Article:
Nothing alien to me? I suppose, to give Terence his due, his saying still holds good for reason that none of these freakish transformations are truly exemplars of human nature as it was intended and created by God. We are living in a brave new world, as someone famously predicted, and it seems that it will only become more and more strange and morally undetermined so that we who have known and wanted to live by the dictates of our rational human nature will find ourselves very much outside, that is to say, alienated. There doesn't seem to be a way to halt the regress of morals unto the point where total chaos reigns, what is likened by some to a Dionysian frenzy, to where -- to phrase it somewhat obliquely -- all Hades will break out in public. This would be, should it ever come to pass, a far worse punishment on the human race than an act of God. We would have, in that case, a hell of our own making, rather than a punishment imposed.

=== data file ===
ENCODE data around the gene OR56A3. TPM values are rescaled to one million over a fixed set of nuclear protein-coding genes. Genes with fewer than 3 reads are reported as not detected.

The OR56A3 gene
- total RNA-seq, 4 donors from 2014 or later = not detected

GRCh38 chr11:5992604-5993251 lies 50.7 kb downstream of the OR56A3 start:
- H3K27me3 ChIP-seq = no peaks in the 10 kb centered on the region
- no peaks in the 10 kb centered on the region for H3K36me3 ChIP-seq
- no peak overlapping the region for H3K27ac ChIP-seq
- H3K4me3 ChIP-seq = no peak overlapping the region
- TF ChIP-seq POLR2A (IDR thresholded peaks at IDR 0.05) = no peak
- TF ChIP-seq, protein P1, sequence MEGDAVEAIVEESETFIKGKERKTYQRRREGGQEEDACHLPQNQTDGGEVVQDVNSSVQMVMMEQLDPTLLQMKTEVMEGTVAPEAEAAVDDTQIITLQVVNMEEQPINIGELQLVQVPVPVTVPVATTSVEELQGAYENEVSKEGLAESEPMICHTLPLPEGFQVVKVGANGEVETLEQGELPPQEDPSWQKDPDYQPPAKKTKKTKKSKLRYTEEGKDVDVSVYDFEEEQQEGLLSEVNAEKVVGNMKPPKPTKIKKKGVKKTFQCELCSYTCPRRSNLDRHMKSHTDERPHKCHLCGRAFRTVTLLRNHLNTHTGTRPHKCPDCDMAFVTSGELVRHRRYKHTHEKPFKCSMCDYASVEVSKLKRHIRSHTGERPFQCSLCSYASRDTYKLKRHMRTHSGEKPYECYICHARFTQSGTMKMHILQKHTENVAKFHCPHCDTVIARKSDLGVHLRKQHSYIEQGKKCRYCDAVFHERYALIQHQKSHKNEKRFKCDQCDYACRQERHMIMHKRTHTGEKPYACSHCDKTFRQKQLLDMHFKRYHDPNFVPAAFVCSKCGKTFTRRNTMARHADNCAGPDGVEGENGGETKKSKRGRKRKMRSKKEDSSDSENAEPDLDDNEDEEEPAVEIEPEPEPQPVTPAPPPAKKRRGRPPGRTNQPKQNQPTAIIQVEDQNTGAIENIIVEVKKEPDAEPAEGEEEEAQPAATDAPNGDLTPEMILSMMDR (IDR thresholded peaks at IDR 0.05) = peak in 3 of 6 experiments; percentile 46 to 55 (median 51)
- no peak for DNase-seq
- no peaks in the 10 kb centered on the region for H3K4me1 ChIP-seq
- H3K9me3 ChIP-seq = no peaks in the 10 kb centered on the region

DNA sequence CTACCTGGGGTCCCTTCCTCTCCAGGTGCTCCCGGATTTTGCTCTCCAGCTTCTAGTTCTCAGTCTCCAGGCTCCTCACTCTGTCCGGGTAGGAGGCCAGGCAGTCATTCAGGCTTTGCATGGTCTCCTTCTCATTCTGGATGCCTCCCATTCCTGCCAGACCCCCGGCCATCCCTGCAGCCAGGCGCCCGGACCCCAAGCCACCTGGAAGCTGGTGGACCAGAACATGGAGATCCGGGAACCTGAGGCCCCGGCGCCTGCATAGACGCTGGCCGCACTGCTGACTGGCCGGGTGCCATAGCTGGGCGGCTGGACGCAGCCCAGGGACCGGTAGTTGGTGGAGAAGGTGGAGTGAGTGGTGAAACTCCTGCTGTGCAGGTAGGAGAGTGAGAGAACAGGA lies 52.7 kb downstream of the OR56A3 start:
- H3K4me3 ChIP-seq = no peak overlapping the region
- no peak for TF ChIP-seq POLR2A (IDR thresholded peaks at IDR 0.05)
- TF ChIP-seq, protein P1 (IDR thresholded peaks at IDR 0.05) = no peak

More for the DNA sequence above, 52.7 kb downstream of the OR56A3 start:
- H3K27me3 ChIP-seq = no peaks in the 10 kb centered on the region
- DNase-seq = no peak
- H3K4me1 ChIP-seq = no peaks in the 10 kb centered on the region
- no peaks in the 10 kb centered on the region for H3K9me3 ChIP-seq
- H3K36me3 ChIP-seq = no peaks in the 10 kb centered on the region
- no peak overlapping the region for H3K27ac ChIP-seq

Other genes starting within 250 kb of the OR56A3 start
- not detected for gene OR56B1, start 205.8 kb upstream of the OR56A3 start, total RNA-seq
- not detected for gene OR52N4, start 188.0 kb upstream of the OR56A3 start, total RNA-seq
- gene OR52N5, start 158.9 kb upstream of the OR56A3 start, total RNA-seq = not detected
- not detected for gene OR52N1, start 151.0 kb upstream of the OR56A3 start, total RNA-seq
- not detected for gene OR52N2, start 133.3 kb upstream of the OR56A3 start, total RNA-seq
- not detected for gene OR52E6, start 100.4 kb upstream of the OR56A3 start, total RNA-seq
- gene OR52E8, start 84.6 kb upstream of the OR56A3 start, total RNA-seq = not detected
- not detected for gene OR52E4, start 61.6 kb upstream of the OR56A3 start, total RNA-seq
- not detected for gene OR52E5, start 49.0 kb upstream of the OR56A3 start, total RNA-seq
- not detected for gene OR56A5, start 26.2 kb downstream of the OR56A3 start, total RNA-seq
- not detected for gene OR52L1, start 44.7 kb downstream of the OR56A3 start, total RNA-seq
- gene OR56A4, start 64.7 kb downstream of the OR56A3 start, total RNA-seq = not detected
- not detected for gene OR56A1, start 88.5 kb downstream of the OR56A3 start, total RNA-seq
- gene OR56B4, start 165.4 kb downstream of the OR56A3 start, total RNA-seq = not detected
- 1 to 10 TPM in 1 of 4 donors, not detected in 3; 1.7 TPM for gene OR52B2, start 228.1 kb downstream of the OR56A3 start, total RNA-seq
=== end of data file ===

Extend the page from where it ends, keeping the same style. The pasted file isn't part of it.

When we add to the specter of this scary future the possibilities of the political disorder that may well befall us following the November election, we get a whole lot more to be worried about. That said, we must be convinced about the one thing I have over and over asserted in preaching, namely, that we must hang on mightily to our Catholic faith -- never apostatize! -- pray, and do penance in reparation for all the crimes being committed -- and those further contemplated -- in this increasingly godless world.